Exploding glass! Do your construction materials meet specifications and are your installers competent?
A recent TV show featured a program on glass panels that shattered with an explosive sound without apparent reason. View the program for more information. Although the blame was pointed at faulty imported glass it could also be due to poor installation or other reasons. Obviously the failure of the glass is dangerous, bad for reputation, is costly to replace and is inconvenient for clients while they can’t use the damaged facility.
The program is a timely reminder that construction companies are responsible for the quality of the construction materials they use, and that products incorporated into the project must comply with the client’s specifications as well as the prevailing legislation in the country where the project is situated. Installation of these products should be done by professionals in accordance with these specifications.
Construction companies and clients are always seeking ways to construct projects at the lowest possible cost. Often the easiest way to lower costs is to use cheaper construction materials or the cheapest subcontractors. But there are sometimes inherent dangers in this. A previous post; ‘Is the cheapest really the cheapest’ highlighted steps to be implemented when adjudicating quotations or tenders to ensure that construction companies get value for what they are paying.
Procuring construction materials from foreign suppliers
We are living in a globalised world which has many advantages, allowing for cheaper or more innovative products to be imported from foreign suppliers. However, there are some important things to consider:
1. the items must comply with the project’s standards and specifications (other countries use different standards)
2. the items should be compatible with local products
3. spare parts should be readily available
4. warranties and guarantees must be valid in the project’s country as well as qualified people available to repair and service the product
5. there may be additional costs for the importation of the items, such as additional taxes and import duties
6. include the transport costs into the overall cost
7. there could be additional costs for staff to visit the factory, to ensure the quality standards are met has been taken into account
Consideration may also have to be given to the stability of the foreign country, since disruption to the manufacturing process (due to strikes, unrest and war) will probably not be grounds for an extension of time claim.
Source of construction materials – environmental, health, safety and legal considerations
Even when procuring from local suppliers it may be pertinent to conduct some investigations.
Consideration must be given to the source of the materials and the manufacturing process. Products must be manufactured using materials that will not cause a safety or environmental hazard when being worked with, during the life of the facility, or even when the facility is finally demolished, since these could result in costly legal problems for the contractor.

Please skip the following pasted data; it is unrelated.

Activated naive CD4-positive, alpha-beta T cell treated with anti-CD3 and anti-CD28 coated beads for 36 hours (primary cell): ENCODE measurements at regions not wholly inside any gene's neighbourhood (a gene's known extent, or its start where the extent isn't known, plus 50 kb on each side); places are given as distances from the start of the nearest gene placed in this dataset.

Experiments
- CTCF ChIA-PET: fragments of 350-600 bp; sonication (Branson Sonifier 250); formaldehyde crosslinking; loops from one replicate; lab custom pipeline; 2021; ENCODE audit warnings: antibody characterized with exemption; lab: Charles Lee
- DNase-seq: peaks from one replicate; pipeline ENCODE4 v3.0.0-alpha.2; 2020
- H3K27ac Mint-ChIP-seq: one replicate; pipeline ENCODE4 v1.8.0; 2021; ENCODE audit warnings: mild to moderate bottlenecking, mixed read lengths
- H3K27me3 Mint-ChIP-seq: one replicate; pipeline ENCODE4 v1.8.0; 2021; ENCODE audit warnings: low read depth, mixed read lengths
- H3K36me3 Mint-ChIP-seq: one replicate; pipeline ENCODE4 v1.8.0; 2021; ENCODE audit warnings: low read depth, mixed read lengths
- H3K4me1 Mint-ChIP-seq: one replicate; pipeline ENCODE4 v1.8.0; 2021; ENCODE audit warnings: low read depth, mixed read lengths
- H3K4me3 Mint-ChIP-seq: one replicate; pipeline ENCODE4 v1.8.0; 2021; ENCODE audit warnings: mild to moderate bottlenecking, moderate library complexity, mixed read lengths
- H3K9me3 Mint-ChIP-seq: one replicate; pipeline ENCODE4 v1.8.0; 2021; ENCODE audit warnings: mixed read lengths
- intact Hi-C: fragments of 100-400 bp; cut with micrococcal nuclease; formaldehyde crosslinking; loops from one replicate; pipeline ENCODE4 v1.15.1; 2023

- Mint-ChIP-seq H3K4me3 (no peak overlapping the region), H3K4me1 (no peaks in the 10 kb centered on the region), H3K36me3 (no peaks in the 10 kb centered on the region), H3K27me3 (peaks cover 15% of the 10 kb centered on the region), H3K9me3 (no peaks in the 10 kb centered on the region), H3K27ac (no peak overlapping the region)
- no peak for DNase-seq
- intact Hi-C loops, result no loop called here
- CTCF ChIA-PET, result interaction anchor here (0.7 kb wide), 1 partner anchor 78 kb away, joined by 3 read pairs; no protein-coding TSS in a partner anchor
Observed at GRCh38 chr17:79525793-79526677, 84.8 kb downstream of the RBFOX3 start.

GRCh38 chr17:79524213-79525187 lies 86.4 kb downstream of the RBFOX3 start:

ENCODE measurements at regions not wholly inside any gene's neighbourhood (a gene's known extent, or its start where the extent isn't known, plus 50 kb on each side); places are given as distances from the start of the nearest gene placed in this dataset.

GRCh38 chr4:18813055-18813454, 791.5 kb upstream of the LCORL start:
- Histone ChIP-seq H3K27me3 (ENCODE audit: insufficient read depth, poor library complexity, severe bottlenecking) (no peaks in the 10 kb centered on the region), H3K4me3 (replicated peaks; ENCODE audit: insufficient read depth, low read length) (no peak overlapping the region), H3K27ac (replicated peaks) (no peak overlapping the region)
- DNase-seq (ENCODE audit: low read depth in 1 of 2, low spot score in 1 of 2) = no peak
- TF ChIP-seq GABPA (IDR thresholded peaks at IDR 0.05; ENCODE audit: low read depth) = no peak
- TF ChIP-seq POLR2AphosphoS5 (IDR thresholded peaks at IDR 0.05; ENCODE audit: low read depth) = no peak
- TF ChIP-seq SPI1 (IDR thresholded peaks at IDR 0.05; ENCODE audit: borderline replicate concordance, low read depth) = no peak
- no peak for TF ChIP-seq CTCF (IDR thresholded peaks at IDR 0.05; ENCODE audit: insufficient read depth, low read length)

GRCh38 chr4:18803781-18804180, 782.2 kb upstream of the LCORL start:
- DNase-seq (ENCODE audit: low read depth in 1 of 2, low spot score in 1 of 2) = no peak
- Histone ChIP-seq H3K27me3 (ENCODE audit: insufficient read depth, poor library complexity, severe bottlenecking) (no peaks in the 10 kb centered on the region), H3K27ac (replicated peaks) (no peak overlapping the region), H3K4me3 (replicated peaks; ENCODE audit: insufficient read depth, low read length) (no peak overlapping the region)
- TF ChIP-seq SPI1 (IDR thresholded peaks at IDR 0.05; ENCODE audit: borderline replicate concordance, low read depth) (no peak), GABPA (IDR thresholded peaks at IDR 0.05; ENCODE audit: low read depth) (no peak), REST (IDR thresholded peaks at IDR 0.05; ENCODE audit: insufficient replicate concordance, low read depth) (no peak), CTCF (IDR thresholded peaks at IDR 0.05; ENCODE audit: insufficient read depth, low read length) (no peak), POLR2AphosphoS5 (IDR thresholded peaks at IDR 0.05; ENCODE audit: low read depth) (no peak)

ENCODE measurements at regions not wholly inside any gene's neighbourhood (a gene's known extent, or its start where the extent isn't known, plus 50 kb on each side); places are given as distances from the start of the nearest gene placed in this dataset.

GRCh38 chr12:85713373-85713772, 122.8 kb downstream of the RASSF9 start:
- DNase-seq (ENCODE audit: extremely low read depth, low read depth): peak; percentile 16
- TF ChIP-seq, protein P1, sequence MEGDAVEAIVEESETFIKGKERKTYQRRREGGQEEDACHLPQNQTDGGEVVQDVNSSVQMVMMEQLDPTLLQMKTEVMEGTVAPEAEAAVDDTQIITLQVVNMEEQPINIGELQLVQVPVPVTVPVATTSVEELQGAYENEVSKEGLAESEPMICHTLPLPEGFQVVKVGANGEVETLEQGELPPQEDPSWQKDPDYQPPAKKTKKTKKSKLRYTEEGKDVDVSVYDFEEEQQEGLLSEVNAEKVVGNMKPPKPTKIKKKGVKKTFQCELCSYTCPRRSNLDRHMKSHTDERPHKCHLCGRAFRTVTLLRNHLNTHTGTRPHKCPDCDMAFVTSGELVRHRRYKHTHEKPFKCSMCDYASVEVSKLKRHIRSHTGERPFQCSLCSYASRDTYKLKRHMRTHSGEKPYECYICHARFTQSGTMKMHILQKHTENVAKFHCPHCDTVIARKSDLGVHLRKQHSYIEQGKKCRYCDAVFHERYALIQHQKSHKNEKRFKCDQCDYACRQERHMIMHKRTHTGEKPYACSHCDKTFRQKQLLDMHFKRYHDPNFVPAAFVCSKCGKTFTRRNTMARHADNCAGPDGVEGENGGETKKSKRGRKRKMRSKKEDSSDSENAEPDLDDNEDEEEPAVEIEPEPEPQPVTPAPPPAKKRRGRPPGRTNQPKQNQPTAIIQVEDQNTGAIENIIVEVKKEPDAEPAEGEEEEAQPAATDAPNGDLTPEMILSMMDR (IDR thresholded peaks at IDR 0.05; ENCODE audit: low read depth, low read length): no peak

The construction company should also ensure that materials are not procured from manufactures who are performing an illegal operation, or suppliers that are operating in an unsafe environment or not paying or treating their workers according to the required laws and standards. Not only can this be awkward for the contractor should it be exposed in the media, but it could result in the manufacturer being closed down, thereby affecting the supply of the materials. In addition, the contractor has an ethical duty to ensure the project is not contributing and supporting unlawful practices.
It’s advisable that major manufacturers and suppliers are visited before the order is placed to ascertain that the facilities are adequate to produce the quantity of product, to the required standard and schedule, and that the facilities are not obviously violating any rules and standards.
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(Paul Netscher is the author of the acclaimed books ‘Successful Construction Project Management: The Practical Guide’ (Read more) and ‘Building a Successful Construction Company: The Practical Guide’ (Read more). Both books are available in paperback and e-book from Amazon and other retail outlets. This article is adapted from information included in these books.)
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The opinions expressed in the attached articles are those of the writer. It should be noted that projects are varied and different laws and restrictions apply which depend on the location of the contractor and the project. It's important that the reader uses the supplied information taking cognisance of their particular circumstances. The writer assumes no responsibility or liability for any loss of any kind arising from the reader using the information or advice contained herein.
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